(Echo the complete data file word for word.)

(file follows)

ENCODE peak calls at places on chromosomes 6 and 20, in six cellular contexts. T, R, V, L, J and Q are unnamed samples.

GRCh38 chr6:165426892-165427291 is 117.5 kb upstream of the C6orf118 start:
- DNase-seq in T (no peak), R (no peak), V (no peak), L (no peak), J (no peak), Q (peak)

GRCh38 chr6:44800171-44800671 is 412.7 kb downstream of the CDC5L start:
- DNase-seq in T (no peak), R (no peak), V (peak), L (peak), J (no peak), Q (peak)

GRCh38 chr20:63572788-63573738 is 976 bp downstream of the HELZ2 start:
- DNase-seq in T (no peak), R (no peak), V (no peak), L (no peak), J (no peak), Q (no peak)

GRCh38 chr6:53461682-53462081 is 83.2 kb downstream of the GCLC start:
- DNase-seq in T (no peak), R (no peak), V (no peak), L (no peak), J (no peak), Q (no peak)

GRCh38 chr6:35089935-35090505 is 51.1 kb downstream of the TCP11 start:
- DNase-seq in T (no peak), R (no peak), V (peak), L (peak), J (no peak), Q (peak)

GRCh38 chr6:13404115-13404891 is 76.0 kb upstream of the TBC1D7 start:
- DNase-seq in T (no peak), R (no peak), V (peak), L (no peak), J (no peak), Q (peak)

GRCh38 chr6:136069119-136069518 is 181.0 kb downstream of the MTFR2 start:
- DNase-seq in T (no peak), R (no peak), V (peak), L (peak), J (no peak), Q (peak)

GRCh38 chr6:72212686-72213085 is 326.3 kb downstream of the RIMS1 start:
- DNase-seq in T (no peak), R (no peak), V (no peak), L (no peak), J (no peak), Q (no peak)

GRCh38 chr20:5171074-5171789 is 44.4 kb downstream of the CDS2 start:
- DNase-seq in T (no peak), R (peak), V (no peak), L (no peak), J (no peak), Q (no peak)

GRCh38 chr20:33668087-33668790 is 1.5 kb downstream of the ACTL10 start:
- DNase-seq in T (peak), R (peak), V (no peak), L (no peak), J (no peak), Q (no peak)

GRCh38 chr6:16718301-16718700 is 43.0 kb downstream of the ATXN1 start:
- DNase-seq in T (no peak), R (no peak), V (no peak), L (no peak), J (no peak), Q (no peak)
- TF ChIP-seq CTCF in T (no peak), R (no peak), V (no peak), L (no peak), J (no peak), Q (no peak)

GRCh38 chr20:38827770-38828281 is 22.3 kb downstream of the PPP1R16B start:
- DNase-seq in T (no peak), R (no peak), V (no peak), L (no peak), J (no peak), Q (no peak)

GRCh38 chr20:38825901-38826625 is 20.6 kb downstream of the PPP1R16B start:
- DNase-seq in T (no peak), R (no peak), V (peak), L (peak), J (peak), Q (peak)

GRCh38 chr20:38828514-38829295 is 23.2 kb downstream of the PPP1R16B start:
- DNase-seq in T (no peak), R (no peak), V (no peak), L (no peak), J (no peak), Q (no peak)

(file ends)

ENCODE peak calls at places on chromosomes 6 and 20, in six cellular contexts. T, R, V, L, J and Q are unnamed samples.

GRCh38 chr6:165426892-165427291 is 117.5 kb upstream of the C6orf118 start:
- DNase-seq in T (no peak), R (no peak), V (no peak), L (no peak), J (no peak), Q (peak)

GRCh38 chr6:44800171-44800671 is 412.7 kb downstream of the CDC5L start:
- DNase-seq in T (no peak), R (no peak), V (peak), L (peak), J (no peak), Q (peak)

GRCh38 chr20:63572788-63573738 is 976 bp downstream of the HELZ2 start:
- DNase-seq in T (no peak), R (no peak), V (no peak), L (no peak), J (no peak), Q (no peak)

GRCh38 chr6:53461682-53462081 is 83.2 kb downstream of the GCLC start:
- DNase-seq in T (no peak), R (no peak), V (no peak), L (no peak), J (no peak), Q (no peak)

GRCh38 chr6:35089935-35090505 is 51.1 kb downstream of the TCP11 start:
- DNase-seq in T (no peak), R (no peak), V (peak), L (peak), J (no peak), Q (peak)

GRCh38 chr6:13404115-13404891 is 76.0 kb upstream of the TBC1D7 start:
- DNase-seq in T (no peak), R (no peak), V (peak), L (no peak), J (no peak), Q (peak)

GRCh38 chr6:136069119-136069518 is 181.0 kb downstream of the MTFR2 start:
- DNase-seq in T (no peak), R (no peak), V (peak), L (peak), J (no peak), Q (peak)

GRCh38 chr6:72212686-72213085 is 326.3 kb downstream of the RIMS1 start:
- DNase-seq in T (no peak), R (no peak), V (no peak), L (no peak), J (no peak), Q (no peak)

GRCh38 chr20:5171074-5171789 is 44.4 kb downstream of the CDS2 start:
- DNase-seq in T (no peak), R (peak), V (no peak), L (no peak), J (no peak), Q (no peak)

GRCh38 chr20:33668087-33668790 is 1.5 kb downstream of the ACTL10 start:
- DNase-seq in T (peak), R (peak), V (no peak), L (no peak), J (no peak), Q (no peak)

GRCh38 chr6:16718301-16718700 is 43.0 kb downstream of the ATXN1 start:
- DNase-seq in T (no peak), R (no peak), V (no peak), L (no peak), J (no peak), Q (no peak)
- TF ChIP-seq CTCF in T (no peak), R (no peak), V (no peak), L (no peak), J (no peak), Q (no peak)

GRCh38 chr20:38827770-38828281 is 22.3 kb downstream of the PPP1R16B start:
- DNase-seq in T (no peak), R (no peak), V (no peak), L (no peak), J (no peak), Q (no peak)

GRCh38 chr20:38825901-38826625 is 20.6 kb downstream of the PPP1R16B start:
- DNase-seq in T (no peak), R (no peak), V (peak), L (peak), J (peak), Q (peak)

GRCh38 chr20:38828514-38829295 is 23.2 kb downstream of the PPP1R16B start:
- DNase-seq in T (no peak), R (no peak), V (no peak), L (no peak), J (no peak), Q (no peak)